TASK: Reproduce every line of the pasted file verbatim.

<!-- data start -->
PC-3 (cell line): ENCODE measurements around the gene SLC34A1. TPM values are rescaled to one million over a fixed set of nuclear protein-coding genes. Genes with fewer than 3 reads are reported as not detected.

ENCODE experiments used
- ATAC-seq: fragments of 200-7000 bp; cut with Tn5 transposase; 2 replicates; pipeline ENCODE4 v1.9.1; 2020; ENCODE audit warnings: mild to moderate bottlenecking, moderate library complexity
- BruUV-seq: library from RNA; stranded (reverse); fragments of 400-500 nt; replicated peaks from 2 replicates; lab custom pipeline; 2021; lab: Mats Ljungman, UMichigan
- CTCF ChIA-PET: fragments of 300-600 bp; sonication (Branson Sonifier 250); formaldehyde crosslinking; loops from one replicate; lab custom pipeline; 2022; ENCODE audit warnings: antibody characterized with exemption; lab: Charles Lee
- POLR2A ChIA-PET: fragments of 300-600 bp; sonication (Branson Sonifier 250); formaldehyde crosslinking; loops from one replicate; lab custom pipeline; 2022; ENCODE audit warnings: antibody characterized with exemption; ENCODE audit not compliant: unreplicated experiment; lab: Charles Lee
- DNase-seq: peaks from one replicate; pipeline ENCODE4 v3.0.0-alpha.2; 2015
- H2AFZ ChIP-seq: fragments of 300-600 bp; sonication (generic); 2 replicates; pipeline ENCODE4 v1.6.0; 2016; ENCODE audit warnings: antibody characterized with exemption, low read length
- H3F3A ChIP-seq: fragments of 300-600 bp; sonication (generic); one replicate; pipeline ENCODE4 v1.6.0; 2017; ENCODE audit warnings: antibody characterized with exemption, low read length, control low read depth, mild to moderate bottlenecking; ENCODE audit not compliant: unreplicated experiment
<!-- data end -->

PC-3 (cell line): ENCODE measurements around the gene SLC34A1. TPM values are rescaled to one million over a fixed set of nuclear protein-coding genes. Genes with fewer than 3 reads are reported as not detected.

ENCODE experiments used
- ATAC-seq: fragments of 200-7000 bp; cut with Tn5 transposase; 2 replicates; pipeline ENCODE4 v1.9.1; 2020; ENCODE audit warnings: mild to moderate bottlenecking, moderate library complexity
- BruUV-seq: library from RNA; stranded (reverse); fragments of 400-500 nt; replicated peaks from 2 replicates; lab custom pipeline; 2021; lab: Mats Ljungman, UMichigan
- CTCF ChIA-PET: fragments of 300-600 bp; sonication (Branson Sonifier 250); formaldehyde crosslinking; loops from one replicate; lab custom pipeline; 2022; ENCODE audit warnings: antibody characterized with exemption; lab: Charles Lee
- POLR2A ChIA-PET: fragments of 300-600 bp; sonication (Branson Sonifier 250); formaldehyde crosslinking; loops from one replicate; lab custom pipeline; 2022; ENCODE audit warnings: antibody characterized with exemption; ENCODE audit not compliant: unreplicated experiment; lab: Charles Lee
- DNase-seq: peaks from one replicate; pipeline ENCODE4 v3.0.0-alpha.2; 2015
- H2AFZ ChIP-seq: fragments of 300-600 bp; sonication (generic); 2 replicates; pipeline ENCODE4 v1.6.0; 2016; ENCODE audit warnings: antibody characterized with exemption, low read length
- H3F3A ChIP-seq: fragments of 300-600 bp; sonication (generic); one replicate; pipeline ENCODE4 v1.6.0; 2017; ENCODE audit warnings: antibody characterized with exemption, low read length, control low read depth, mild to moderate bottlenecking; ENCODE audit not compliant: unreplicated experiment